AI and Automation: Bridging the Talent Gap in Manufacturing

NNicholas October 3, 2023 1:52 PM

In the face of a looming talent shortage, companies across various industries, especially manufacturing, are leaning on artificial intelligence (AI) and automation. These technologies are not only helping to fill the gap but also reshaping the nature of work and the skills required for it.

AI eases talent shortages in manufacturing

As skilled workers in industries like manufacturing head towards retirement, companies are increasingly depending on artificial intelligence to tackle the resulting talent shortages. The IBM Global AI Adoption Index 2022 survey reveals that nearly a quarter of companies adopting AI are doing so to combat labor or skills shortages. Companies like Toronto-based intelligent automation startup, Xaba Inc., are at the forefront of this trend, leveraging AI in innovative ways such as pairing it with 3D printing to create sustainable manufacturing processes.

Redefining job roles and talent recruitment

AI and automation are not just stepping in for retiring workers but also reshaping the very nature of jobs in these industries. Xaba's CEO, Max Moruzzi, explains that these technologies are enabling more collaborative, problem-solving roles where workers guide machines via voice commands. This change means that companies can recruit talent based on different skillsets, potentially making these jobs more attractive as careers rather than just jobs, thereby attracting higher quality talent.

Multiple applications of AI in the workplace

According to the IBM AI index, organizations are using AI in multiple ways to enhance productivity and efficiency. Sixty-five percent use it to cut down manual or repetitive tasks, while 45% use it to improve recruiting and human resources. Additionally, 35% use AI-powered tools to bridge skills gaps in their workforce, offering tools that don't require extensive coding knowledge. This wide-ranging application of AI has the potential to boost overall corporate performance.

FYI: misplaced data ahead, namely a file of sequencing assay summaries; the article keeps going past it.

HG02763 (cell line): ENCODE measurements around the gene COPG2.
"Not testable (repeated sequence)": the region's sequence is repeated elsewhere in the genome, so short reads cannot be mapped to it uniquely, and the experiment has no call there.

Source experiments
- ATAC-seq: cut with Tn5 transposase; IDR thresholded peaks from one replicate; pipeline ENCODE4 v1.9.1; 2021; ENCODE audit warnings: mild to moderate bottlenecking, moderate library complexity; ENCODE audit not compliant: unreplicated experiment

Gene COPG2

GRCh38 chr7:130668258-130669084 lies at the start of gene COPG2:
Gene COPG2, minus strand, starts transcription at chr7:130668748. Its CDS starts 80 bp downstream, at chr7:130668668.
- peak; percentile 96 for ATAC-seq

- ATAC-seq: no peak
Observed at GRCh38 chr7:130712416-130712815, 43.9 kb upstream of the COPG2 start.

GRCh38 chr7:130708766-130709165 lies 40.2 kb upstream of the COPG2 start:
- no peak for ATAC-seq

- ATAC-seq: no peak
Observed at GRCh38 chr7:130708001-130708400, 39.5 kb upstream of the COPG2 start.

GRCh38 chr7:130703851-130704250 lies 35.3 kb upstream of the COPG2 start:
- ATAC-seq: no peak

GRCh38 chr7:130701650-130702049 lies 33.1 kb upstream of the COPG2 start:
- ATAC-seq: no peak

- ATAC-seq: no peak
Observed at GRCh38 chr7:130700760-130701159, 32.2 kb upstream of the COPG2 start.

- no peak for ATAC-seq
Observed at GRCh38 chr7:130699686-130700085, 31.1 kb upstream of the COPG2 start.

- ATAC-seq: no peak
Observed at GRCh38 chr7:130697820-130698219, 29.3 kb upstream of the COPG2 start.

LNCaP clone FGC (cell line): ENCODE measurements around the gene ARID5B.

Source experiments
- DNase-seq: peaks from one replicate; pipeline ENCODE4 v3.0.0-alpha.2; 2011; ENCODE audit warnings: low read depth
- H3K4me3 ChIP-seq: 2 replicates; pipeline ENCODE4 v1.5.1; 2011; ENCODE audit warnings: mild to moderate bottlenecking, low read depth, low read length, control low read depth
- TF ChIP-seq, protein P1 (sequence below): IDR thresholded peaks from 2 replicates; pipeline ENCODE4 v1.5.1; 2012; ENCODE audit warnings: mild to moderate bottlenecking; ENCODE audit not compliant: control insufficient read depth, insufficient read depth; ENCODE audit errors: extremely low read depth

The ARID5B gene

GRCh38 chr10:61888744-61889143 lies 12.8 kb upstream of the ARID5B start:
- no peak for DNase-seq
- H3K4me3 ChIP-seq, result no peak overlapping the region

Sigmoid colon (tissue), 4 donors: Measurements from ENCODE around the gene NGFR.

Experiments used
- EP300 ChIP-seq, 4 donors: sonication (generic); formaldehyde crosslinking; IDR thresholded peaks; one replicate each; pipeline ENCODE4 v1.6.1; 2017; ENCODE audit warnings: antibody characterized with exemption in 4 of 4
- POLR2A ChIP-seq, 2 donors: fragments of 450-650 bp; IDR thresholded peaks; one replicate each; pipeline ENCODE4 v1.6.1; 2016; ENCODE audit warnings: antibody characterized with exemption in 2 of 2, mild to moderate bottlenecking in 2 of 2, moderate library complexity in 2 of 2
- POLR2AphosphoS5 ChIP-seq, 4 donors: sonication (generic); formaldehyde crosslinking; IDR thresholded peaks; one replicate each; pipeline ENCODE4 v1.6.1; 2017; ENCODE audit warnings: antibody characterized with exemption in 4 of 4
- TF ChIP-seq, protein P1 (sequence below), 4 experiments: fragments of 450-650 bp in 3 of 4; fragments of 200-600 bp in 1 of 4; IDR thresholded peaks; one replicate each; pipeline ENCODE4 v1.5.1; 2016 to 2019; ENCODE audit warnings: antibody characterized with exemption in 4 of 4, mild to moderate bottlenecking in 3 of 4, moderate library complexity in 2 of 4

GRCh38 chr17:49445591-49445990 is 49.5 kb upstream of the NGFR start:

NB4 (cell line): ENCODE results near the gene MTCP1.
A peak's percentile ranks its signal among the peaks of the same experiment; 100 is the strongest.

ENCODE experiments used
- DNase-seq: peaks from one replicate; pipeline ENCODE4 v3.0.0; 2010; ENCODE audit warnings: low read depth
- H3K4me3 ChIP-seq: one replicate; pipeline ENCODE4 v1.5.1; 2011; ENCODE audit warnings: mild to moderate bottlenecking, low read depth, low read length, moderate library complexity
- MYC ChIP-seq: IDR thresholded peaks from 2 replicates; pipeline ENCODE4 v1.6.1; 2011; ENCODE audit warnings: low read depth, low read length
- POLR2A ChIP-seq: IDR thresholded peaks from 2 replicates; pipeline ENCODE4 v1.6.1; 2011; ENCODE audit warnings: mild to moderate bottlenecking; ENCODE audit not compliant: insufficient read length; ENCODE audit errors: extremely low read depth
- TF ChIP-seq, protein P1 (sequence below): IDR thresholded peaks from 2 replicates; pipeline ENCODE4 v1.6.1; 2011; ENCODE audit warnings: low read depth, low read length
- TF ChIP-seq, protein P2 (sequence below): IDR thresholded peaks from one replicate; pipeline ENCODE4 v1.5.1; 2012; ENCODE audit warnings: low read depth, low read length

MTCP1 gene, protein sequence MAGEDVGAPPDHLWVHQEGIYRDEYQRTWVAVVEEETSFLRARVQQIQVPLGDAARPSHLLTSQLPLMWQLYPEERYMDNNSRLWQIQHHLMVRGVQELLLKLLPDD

Joel Blit, a professor of economics at the University of Waterloo, points out that AI tools are 'supercharging' people, enabling them to accomplish much more than they could without these tools. These technologies can lower entry barriers for those who may not have certain skills – for instance, to operate a machine or execute a complex task. Instead, basic communication skills might suffice, with further learning happening on the job.

While AI and automation hold great potential, they do come with certain caveats. The World Economic Forum's research indicates that while these technologies might spur job growth in over half of the surveyed companies, they could also displace jobs in about a fifth of these companies. That said, the impact of AI is far-reaching and unique—it is a cognitive tool capable of handling jobs traditionally reserved for higher-skilled workers, mostly affecting white-collar workers.

Reskilling workers for a tech-driven future

As AI and automation permeate the workplace, organizations are taking steps to reskill their employees. The IBM AI Index found that over a third of organizations are already reskilling their workers to work with these emerging technologies. This indicates a shift in focus from merely filling lost jobs to actively building and shaping a more talented workforce capable of leveraging these powerful tools.

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